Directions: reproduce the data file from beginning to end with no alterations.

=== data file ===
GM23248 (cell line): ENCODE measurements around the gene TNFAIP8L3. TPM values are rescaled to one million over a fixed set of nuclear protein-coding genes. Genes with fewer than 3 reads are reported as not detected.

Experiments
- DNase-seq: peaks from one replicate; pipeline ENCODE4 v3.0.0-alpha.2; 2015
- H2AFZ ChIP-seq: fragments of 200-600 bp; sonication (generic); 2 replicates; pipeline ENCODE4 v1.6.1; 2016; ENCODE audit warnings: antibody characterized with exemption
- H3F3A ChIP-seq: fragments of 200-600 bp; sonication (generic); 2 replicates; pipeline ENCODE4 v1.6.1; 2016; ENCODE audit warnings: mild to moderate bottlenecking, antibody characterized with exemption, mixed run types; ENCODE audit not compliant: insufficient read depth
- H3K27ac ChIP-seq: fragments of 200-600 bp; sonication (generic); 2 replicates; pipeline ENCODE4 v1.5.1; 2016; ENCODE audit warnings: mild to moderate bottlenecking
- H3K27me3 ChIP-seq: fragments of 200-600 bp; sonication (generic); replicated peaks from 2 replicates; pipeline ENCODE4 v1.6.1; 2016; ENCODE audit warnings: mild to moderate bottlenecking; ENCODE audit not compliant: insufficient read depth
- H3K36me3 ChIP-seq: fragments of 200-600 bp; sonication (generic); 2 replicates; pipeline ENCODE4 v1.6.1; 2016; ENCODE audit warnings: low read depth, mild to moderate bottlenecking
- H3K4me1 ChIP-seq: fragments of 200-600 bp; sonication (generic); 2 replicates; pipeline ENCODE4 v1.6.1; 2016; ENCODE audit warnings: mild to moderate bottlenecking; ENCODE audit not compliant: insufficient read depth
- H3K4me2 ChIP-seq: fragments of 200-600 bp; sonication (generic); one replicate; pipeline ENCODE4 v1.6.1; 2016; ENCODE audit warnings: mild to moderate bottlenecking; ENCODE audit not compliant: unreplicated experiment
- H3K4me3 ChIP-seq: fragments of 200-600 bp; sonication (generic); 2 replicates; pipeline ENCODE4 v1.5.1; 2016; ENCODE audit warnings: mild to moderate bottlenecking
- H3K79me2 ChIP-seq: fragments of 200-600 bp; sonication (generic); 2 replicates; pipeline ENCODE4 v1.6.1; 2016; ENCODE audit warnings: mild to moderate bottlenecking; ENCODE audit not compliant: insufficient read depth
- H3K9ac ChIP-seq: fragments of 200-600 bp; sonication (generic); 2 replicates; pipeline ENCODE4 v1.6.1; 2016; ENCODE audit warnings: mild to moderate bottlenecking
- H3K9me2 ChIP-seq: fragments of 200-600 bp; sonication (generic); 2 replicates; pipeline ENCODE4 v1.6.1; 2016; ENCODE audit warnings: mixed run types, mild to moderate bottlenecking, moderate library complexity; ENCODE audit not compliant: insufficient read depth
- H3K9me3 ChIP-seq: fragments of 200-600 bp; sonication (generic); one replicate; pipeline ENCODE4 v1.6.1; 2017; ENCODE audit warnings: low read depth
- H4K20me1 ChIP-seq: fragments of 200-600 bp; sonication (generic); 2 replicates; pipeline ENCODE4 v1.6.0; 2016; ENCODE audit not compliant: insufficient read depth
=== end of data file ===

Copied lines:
GM23248 (cell line): ENCODE measurements around the gene TNFAIP8L3. TPM values are rescaled to one million over a fixed set of nuclear protein-coding genes. Genes with fewer than 3 reads are reported as not detected.

Experiments
- DNase-seq: peaks from one replicate; pipeline ENCODE4 v3.0.0-alpha.2; 2015
- H2AFZ ChIP-seq: fragments of 200-600 bp; sonication (generic); 2 replicates; pipeline ENCODE4 v1.6.1; 2016; ENCODE audit warnings: antibody characterized with exemption
- H3F3A ChIP-seq: fragments of 200-600 bp; sonication (generic); 2 replicates; pipeline ENCODE4 v1.6.1; 2016; ENCODE audit warnings: mild to moderate bottlenecking, antibody characterized with exemption, mixed run types; ENCODE audit not compliant: insufficient read depth
- H3K27ac ChIP-seq: fragments of 200-600 bp; sonication (generic); 2 replicates; pipeline ENCODE4 v1.5.1; 2016; ENCODE audit warnings: mild to moderate bottlenecking
- H3K27me3 ChIP-seq: fragments of 200-600 bp; sonication (generic); replicated peaks from 2 replicates; pipeline ENCODE4 v1.6.1; 2016; ENCODE audit warnings: mild to moderate bottlenecking; ENCODE audit not compliant: insufficient read depth
- H3K36me3 ChIP-seq: fragments of 200-600 bp; sonication (generic); 2 replicates; pipeline ENCODE4 v1.6.1; 2016; ENCODE audit warnings: low read depth, mild to moderate bottlenecking
- H3K4me1 ChIP-seq: fragments of 200-600 bp; sonication (generic); 2 replicates; pipeline ENCODE4 v1.6.1; 2016; ENCODE audit warnings: mild to moderate bottlenecking; ENCODE audit not compliant: insufficient read depth
- H3K4me2 ChIP-seq: fragments of 200-600 bp; sonication (generic); one replicate; pipeline ENCODE4 v1.6.1; 2016; ENCODE audit warnings: mild to moderate bottlenecking; ENCODE audit not compliant: unreplicated experiment
- H3K4me3 ChIP-seq: fragments of 200-600 bp; sonication (generic); 2 replicates; pipeline ENCODE4 v1.5.1; 2016; ENCODE audit warnings: mild to moderate bottlenecking
- H3K79me2 ChIP-seq: fragments of 200-600 bp; sonication (generic); 2 replicates; pipeline ENCODE4 v1.6.1; 2016; ENCODE audit warnings: mild to moderate bottlenecking; ENCODE audit not compliant: insufficient read depth
- H3K9ac ChIP-seq: fragments of 200-600 bp; sonication (generic); 2 replicates; pipeline ENCODE4 v1.6.1; 2016; ENCODE audit warnings: mild to moderate bottlenecking
- H3K9me2 ChIP-seq: fragments of 200-600 bp; sonication (generic); 2 replicates; pipeline ENCODE4 v1.6.1; 2016; ENCODE audit warnings: mixed run types, mild to moderate bottlenecking, moderate library complexity; ENCODE audit not compliant: insufficient read depth
- H3K9me3 ChIP-seq: fragments of 200-600 bp; sonication (generic); one replicate; pipeline ENCODE4 v1.6.1; 2017; ENCODE audit warnings: low read depth
- H4K20me1 ChIP-seq: fragments of 200-600 bp; sonication (generic); 2 replicates; pipeline ENCODE4 v1.6.0; 2016; ENCODE audit not compliant: insufficient read depth